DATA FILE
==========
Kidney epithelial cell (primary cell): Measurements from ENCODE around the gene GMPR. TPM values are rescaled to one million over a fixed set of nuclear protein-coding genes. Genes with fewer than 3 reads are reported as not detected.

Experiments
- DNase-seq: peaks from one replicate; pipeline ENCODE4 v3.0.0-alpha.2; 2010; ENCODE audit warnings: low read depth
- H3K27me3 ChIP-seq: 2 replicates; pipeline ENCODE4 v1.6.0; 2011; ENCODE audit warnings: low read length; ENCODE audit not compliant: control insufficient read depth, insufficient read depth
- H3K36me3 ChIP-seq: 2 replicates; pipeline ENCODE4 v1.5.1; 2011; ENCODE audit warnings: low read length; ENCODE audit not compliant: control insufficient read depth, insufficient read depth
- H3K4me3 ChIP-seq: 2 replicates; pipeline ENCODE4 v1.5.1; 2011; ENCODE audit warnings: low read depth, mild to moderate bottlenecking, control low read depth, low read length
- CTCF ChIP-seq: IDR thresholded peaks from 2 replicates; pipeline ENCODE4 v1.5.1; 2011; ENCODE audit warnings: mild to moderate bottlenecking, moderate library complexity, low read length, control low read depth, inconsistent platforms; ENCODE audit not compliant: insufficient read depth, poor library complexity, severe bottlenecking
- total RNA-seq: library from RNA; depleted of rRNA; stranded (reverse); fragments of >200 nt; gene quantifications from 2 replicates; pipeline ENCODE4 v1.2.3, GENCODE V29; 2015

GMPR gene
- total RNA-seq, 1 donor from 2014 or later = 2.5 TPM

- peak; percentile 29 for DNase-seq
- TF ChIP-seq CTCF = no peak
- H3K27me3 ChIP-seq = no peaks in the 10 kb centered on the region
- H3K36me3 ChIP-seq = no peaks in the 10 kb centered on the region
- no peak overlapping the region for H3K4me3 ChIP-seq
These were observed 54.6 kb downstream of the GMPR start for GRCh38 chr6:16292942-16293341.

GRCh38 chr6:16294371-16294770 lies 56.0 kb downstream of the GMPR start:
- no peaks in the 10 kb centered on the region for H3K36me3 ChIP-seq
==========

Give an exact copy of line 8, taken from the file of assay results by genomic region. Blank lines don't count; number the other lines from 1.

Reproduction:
- total RNA-seq: library from RNA; depleted of rRNA; stranded (reverse); fragments of >200 nt; gene quantifications from 2 replicates; pipeline ENCODE4 v1.2.3, GENCODE V29; 2015